When Shona Robison took to the stage, she delivered a gushing introduction to the keynote speaker. He was ‘a true statesman’. He had shown ‘calm, measured leadership’ during the Israel-Gaza conflict.
Goodness, I gasped. How did they manage to swing Henry Kissinger at such short notice?
But no, it was Humza, which was a pity. Kissinger might have cracked a few jokes. The First Minister’s speech was almost as empty as the hall he addressed.
They no longer need the really big auditorium like they did during that strange, mercifully brief episode in which Nicola Sturgeon was bigger than Beyoncé and one more sold-out Hydro performance away from a Grammy nomination.
A deficit of bums on seats is a better indication than any opinion poll that a party is in trouble, and there was a definite lack of oomph.
Humza Yousaf doesn’t have the Sturgeon magic
Humza Yousaf’s address was limp, earnest, over-rehearsed, and, while going for inspirational, managed only insipid.
No matter how hard he tries to recreate the Sturgeon magic, he just doesn’t have it. She might have turned the SNP into a personality cult, but he’s turned it into a lack-of-personality cult.
Sturgeon was a master at saying nothing in an attention-grabbing manner, but even when Yousaf says something attention-worthy, he struggles to rouse interest.
Take his announcement that the Scottish Government will begin issuing bonds on the international market. This is absolutely nutso (technical term).
Just last week, the IMF issued a heightened risk warning over the vicissitudes of government bonds.
I’m all for ambition. It’s just that this is Humza Yousaf.
Flogging financial products. On the international bond market. It’s like your mate announcing that he’s floating his two-man window-cleaning firm on the FTSE 100.
The delegates applauded on cue, though how many understood the proposition is open to question.
When Humza described this as ‘Scotland’s first ever bond’, there had to be a fair few upset that he’d forgotten about Sean Connery.
Mind you, we’re going to need all the cash we can get.
Yousaf also announced £300million for the NHS and a council tax freeze.
You remember the council tax. That’s the thing they were going to abolish but never got round to it because they’ve only been in government since Methuselah was in short trousers.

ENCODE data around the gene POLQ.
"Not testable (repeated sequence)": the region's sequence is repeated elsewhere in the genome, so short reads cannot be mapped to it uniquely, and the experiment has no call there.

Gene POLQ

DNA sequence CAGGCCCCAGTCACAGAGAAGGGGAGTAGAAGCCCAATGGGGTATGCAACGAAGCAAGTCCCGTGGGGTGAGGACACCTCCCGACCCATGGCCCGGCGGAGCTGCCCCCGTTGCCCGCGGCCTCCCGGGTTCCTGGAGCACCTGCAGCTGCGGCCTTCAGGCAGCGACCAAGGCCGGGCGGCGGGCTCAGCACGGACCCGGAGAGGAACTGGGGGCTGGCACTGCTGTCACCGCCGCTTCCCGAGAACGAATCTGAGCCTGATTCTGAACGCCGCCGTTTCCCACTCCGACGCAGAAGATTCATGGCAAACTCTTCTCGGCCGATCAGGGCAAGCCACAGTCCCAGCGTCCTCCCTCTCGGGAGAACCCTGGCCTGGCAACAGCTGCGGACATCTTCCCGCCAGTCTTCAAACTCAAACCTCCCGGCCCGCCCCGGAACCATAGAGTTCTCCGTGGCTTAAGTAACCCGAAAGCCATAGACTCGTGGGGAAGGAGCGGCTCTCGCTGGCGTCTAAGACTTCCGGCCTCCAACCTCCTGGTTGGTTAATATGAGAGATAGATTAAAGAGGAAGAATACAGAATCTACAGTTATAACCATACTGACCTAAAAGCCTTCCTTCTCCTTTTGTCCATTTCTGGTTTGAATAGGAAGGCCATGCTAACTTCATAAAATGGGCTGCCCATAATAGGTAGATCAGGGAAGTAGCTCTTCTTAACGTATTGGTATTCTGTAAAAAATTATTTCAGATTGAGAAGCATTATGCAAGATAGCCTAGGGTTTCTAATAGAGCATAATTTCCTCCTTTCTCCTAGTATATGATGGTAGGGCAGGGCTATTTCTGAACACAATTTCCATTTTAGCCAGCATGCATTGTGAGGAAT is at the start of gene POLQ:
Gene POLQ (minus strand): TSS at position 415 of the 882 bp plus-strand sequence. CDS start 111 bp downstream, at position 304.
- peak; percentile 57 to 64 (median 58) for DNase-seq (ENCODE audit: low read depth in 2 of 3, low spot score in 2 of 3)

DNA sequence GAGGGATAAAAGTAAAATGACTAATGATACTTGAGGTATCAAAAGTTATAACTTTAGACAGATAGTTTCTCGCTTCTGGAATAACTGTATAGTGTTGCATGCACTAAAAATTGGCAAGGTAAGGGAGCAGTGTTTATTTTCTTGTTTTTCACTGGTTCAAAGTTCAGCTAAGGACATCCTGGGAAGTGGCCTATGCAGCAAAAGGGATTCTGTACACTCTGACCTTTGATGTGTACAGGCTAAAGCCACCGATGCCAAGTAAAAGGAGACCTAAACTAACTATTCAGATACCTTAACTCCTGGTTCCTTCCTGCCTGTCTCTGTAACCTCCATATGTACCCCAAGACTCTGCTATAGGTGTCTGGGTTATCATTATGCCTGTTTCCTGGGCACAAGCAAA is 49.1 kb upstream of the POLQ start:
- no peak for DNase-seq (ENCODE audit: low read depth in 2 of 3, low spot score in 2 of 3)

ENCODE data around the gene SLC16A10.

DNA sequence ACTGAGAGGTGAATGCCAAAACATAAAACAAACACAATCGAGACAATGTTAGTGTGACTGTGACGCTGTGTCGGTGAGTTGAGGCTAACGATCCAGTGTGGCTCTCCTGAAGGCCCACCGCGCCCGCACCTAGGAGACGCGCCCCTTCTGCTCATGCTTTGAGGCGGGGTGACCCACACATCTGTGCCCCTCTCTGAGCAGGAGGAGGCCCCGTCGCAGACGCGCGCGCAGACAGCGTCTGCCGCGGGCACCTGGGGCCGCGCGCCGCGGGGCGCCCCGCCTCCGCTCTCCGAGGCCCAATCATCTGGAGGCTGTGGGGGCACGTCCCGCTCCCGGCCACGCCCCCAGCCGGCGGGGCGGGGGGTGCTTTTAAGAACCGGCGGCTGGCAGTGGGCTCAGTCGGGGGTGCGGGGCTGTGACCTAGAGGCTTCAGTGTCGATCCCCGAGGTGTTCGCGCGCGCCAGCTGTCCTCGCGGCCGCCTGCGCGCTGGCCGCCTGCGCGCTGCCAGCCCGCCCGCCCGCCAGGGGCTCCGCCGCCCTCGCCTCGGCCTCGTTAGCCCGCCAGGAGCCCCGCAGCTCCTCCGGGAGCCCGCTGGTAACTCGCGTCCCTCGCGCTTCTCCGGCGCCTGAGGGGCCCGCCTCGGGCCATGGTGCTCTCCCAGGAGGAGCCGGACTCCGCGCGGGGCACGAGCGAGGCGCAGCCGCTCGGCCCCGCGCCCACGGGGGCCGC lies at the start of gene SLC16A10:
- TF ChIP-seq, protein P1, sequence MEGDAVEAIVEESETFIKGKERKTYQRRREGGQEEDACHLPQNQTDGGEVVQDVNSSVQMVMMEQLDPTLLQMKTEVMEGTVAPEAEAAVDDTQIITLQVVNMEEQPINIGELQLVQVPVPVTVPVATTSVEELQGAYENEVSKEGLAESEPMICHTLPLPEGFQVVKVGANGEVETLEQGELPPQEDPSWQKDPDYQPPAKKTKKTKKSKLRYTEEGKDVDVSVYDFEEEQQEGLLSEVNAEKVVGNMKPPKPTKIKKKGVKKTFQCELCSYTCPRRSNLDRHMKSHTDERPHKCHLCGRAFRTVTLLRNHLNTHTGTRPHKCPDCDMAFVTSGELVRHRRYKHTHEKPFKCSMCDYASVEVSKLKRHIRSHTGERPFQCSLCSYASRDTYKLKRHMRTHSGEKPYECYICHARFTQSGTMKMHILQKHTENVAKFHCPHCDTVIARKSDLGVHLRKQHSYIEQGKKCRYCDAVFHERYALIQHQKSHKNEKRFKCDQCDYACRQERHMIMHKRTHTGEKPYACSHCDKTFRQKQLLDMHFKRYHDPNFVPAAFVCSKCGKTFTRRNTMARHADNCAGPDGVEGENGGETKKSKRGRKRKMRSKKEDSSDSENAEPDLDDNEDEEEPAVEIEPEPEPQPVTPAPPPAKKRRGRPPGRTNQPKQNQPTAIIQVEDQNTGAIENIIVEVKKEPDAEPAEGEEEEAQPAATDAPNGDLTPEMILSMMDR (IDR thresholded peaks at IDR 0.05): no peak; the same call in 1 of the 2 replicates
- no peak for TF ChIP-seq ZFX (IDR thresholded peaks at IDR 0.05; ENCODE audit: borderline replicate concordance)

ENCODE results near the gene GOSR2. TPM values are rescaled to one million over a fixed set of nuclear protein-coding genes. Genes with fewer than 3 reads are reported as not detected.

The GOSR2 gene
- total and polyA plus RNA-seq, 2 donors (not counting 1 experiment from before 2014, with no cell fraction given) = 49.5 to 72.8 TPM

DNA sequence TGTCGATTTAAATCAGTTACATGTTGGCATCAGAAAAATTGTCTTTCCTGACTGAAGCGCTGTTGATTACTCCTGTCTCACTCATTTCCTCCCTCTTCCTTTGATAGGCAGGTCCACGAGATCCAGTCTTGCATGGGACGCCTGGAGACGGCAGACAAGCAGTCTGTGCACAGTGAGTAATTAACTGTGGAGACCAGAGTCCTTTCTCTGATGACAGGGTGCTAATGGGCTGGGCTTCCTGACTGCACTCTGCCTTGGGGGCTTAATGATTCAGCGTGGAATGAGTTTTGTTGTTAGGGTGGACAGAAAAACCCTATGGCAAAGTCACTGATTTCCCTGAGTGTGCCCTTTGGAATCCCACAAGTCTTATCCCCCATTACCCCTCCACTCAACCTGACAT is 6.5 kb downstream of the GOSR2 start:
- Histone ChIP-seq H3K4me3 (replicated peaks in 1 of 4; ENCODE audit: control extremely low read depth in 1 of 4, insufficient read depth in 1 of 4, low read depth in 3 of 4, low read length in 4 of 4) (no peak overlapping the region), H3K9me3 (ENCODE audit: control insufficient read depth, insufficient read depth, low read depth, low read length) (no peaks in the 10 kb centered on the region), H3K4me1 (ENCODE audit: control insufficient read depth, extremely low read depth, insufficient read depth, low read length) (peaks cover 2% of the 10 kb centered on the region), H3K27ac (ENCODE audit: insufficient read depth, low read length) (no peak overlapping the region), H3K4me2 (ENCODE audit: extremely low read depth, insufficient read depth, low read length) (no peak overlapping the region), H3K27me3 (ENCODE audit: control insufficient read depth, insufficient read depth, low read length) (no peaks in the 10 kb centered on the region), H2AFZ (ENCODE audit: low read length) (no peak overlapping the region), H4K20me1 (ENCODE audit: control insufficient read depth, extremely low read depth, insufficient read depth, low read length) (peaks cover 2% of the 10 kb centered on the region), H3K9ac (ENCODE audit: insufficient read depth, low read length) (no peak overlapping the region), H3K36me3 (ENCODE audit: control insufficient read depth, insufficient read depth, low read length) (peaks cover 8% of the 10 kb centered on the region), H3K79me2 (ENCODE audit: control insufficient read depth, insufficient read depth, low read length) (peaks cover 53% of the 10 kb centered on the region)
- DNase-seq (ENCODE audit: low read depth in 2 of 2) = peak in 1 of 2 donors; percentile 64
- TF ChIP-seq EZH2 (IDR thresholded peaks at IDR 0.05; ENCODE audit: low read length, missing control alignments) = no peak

These people give shamelessness a bad name.
You know how politicians do that thing where they emphasise certain words in their speech to make it sound very meaningful?
Yousaf does that too but it comes out weirdly, as though he’s not sure which words he ought to be underscoring and so he just pitches his voice up at random.
Nicola Sturgeon was the centre of attention at the SNP conference on Monday
Thus, he proclaimed: ‘Delegates, politics is about CHOICES. I CHOOSE to ensure that Scotland’s ARTS and culture are supported to GROW AT HOME and to be SEEN right across the world.’
(The arts, he announced, were to get a £100million boost over the next five years. You can trust him because his government didn’t just restore previously cancelled budget cuts to Creative Scotland. I mean, that would render any promise they made now entirely worthless.)
Halloween is two weeks away but Keith Brown was getting into the spirit early. He spent much of the conference channelling Margaret Thatcher and announcing her support for Indyref2 from the spirit world.
I’m not sure when Maggie went from SNP bogeywoman to constitutional oracle. Unfortunately Brown’s time was limited, otherwise he could have got out the ouija board and told us what Shakespeare thinks about Holly Willoughby leaving This Morning.
I hope you’re sitting down for this: independence is going to be ‘page one, line one’ of the next SNP manifesto.
There was ‘no greater gift we can leave our children than a country which is theirs to shape in their own image’.
Oh, I don’t know. Schools that teach them how to read and write would be pretty good, too.